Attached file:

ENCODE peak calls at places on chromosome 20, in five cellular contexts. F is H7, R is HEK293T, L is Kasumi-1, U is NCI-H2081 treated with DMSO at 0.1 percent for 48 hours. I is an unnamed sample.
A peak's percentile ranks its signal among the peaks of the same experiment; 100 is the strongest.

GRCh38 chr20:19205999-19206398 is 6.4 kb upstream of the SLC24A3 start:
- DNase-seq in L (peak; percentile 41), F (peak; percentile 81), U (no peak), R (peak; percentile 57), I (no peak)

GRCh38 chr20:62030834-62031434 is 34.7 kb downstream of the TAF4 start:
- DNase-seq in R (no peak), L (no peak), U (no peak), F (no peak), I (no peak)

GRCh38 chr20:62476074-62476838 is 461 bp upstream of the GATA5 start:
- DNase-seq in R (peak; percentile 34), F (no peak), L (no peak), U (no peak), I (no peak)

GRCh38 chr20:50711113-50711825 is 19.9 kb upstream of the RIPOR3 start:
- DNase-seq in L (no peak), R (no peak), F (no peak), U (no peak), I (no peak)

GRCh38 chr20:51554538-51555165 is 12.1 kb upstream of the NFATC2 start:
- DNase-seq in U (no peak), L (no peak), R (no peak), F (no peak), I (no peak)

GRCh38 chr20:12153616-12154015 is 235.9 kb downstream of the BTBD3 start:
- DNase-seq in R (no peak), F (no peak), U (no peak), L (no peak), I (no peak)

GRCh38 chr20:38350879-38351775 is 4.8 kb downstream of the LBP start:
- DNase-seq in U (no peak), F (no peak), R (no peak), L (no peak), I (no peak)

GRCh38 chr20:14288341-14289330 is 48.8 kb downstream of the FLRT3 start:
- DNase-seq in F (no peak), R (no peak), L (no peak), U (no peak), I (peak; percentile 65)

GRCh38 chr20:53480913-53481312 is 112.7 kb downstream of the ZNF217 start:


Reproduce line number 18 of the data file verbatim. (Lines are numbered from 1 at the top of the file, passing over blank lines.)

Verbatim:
- DNase-seq in F (no peak), R (no peak), L (no peak), U (no peak), I (peak; percentile 65)